Holgate Meadows: Sheffield special school where pupils 'do not feel safe' rated 'inadequate'

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Pupils ‘do not feel safe’ due to bullying at a Sheffield special school according to a scathing report by inspectors.

Holgate Meadows School, in Lindsay Avenue, Parson Cross, has been dropped from its previous rating of ‘good’ in 2016 to ‘inadequate’ in all areas – the lowest possible rating Ofsted can assign.

Pupils told inspectors about bullying, racial abuse and that staff too often use physical restraint and intervention to manage behaviour.

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Ofsted inspectors have scolded Holgate Meadows special school after finding some pupil felt they "did not feel safe" due to bullying.Ofsted inspectors have scolded Holgate Meadows special school after finding some pupil felt they "did not feel safe" due to bullying.
Ofsted inspectors have scolded Holgate Meadows special school after finding some pupil felt they "did not feel safe" due to bullying.

Now, in its newest report published on June 17, the education watchdog has scolded the school’s leadership for their lack of vision and have placed them in special measures.

“Some pupils say they do not feel safe in school,” the report reads, following a visit in late March.

“Pupils tell teachers about issues that concern them, but are not confident teachers can help.

“Other pupils, and their parents, complain that too often pupils are subject to physical interventions to manage their behaviour.

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“Some pupils say they have been subject to racial abuse from other pupils.

“The number of physical assaults on staff is high.

“Adults sometimes struggle to manage escalating poor behaviour without physically restraining pupils.”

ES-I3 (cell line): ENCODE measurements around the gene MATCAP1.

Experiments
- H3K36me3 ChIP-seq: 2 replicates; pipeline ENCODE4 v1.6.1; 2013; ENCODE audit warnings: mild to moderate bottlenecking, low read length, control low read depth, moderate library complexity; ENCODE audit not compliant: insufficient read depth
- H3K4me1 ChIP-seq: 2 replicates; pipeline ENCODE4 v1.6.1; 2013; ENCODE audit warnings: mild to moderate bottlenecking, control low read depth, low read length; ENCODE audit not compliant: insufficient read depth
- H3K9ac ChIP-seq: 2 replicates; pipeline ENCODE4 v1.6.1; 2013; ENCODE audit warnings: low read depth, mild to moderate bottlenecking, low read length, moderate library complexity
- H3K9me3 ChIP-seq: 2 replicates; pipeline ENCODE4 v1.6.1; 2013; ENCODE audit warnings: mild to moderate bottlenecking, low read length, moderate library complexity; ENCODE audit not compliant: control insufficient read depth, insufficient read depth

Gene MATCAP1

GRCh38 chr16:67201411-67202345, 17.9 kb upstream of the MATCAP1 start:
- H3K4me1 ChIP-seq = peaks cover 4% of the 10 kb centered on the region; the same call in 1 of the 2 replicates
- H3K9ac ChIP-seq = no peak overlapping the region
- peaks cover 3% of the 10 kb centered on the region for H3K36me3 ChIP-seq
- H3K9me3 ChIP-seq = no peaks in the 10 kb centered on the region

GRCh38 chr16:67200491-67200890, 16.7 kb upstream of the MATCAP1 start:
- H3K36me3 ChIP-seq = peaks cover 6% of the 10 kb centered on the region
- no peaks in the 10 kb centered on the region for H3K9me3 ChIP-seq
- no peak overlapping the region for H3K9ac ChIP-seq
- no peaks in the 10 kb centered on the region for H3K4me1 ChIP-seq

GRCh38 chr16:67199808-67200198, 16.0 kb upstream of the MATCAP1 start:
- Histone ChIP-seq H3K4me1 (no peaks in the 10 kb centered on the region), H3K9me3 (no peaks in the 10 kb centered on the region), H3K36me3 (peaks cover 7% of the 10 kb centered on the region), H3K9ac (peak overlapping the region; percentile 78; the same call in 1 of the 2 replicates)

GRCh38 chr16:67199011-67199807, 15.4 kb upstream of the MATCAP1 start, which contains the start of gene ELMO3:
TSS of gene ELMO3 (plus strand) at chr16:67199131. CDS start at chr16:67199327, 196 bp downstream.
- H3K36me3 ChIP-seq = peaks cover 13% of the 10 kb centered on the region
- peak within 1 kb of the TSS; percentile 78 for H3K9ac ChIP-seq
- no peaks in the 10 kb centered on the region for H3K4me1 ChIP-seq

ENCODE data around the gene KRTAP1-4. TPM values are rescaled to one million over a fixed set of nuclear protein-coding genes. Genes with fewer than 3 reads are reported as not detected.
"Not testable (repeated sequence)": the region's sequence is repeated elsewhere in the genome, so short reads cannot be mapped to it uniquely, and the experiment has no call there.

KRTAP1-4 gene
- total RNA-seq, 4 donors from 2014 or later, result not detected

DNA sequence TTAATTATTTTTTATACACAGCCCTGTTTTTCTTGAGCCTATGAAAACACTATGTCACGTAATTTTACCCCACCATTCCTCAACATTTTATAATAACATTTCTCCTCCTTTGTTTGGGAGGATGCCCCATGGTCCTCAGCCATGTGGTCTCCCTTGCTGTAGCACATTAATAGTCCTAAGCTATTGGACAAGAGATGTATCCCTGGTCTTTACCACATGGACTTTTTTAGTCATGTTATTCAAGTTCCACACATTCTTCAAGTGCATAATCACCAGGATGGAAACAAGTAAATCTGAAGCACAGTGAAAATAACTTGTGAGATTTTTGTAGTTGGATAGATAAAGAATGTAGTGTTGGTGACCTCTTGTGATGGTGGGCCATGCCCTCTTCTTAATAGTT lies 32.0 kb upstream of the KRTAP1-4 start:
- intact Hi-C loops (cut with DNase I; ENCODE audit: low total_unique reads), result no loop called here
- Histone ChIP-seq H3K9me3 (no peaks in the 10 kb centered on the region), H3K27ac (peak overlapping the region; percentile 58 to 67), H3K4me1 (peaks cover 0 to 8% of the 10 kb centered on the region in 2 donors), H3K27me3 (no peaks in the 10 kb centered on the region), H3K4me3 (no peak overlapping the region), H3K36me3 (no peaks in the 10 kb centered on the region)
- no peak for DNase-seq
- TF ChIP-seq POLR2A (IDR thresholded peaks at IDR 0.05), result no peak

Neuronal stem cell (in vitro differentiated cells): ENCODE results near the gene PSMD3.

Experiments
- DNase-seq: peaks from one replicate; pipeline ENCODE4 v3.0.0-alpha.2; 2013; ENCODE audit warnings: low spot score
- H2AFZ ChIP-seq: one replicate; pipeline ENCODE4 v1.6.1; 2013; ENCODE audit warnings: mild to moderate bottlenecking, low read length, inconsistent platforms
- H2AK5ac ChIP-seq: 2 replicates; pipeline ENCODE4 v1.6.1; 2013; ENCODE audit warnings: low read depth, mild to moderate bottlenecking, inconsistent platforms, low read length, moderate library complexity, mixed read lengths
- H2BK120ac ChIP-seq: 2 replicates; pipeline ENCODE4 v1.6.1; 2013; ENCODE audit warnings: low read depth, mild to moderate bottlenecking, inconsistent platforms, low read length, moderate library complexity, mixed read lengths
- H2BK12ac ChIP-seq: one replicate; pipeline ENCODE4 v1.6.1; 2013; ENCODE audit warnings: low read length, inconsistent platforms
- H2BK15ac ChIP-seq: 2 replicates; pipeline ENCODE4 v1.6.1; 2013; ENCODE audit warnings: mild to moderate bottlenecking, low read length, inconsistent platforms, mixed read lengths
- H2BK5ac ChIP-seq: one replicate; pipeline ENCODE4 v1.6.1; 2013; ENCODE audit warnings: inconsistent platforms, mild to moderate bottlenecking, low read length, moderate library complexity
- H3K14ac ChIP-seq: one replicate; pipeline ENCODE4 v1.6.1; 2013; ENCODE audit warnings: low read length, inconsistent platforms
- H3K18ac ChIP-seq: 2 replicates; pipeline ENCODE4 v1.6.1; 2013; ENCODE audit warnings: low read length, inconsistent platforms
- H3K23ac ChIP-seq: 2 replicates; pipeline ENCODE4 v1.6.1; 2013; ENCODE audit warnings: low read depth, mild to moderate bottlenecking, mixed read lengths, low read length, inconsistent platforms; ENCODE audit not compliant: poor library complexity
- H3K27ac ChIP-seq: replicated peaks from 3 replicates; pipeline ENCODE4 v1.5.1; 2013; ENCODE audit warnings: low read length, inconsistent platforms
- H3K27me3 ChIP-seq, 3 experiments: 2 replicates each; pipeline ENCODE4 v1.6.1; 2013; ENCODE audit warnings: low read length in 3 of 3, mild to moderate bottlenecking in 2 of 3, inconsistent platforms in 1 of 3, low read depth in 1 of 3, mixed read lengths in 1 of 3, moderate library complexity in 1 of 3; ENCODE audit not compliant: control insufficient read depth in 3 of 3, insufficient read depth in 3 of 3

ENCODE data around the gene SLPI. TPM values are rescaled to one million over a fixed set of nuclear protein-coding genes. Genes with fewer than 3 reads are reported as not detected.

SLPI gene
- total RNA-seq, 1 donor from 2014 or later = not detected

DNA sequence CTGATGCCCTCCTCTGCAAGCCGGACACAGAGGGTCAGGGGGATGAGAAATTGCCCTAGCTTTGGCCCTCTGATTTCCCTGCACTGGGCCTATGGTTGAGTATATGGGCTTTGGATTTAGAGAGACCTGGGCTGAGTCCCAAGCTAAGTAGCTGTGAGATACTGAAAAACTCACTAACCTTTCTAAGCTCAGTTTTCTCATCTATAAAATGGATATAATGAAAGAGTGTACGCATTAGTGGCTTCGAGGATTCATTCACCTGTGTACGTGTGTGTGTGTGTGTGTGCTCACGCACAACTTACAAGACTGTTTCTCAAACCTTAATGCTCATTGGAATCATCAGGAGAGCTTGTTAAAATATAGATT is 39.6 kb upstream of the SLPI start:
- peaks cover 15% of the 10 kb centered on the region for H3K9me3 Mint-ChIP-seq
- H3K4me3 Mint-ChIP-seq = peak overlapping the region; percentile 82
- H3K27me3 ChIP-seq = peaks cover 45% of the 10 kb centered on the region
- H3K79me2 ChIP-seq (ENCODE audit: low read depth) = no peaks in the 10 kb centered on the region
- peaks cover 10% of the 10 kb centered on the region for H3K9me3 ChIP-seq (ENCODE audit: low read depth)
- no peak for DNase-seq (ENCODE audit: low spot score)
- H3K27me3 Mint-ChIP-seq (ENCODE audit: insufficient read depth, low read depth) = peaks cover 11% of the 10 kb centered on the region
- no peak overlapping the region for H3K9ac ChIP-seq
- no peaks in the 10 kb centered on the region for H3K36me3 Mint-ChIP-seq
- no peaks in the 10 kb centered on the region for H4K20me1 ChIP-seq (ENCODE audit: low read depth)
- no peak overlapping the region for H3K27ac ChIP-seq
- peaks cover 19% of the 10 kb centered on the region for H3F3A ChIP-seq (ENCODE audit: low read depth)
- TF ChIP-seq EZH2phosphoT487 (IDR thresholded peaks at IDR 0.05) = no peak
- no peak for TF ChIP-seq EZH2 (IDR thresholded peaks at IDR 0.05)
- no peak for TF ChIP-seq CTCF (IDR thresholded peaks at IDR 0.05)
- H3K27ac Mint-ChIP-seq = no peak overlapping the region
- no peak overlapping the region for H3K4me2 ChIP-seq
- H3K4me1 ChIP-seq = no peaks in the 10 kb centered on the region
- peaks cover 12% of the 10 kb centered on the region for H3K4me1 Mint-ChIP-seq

However, the report noted staff were already taking action to cut down on physical restraints, including working with the city council and holding weekly safeguarding meetings.

Holgate Meadows is a special school for Y1 through to Y11, where all pupils have Education, Health and Care plans.

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Inspectors noted how the school has had four different principals in three years, with the newest, Claire Bailey, having only been at the post for three months at the time of their visit.

“The impact of the Covid-19 pandemic, in the midst of these leadership changes, has been huge,” the report reads.

“Staff are enthusiastic about wanting to provide pupils with the best care and education possible.

“However, they lack the professional development to allow them to successfully deliver the curriculum and manage pupils’ behaviour.”

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Criticisms were levelled at the school’s leadership, saying its interim executive board was “not sure” about how they could improve, while the roles of senior and middle staff were “unclear”.

The curriculum was also found lacking. Teachers were not teaching phonics accurately because they hadn’t been trained properly, leading “too many” pupils being unable to read,” the report states.

Weaknesses were also found in maths, while poor planning by leaders meant the school was not teaching “all aspects of the relationships and sex education curriculum as required by the government”.

Now, Holgate Meadows has been ordered to overhaul how they manage pupils’ behaviour to cut down on assaults and restraints, as well as redevelop their curriculum.

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In a statement, principal Claire Bailey said: “This [report] is extremely disappointing for everyone here at Holgate Meadows.

“Ensuring a safe and inclusive environment for all our pupils to learn in has been and continues to be our number one priority. Since the inspection, our current leadership has already made a range of tangible improvements including additional high-quality training for staff and new internal processes.

“We will continue to work closely with the Local Authority and our external partners to implement further rapid improvements to the school and its curriculum, as well as continuing to provide the best possible care, support and education for our children at Holgate Meadows.”

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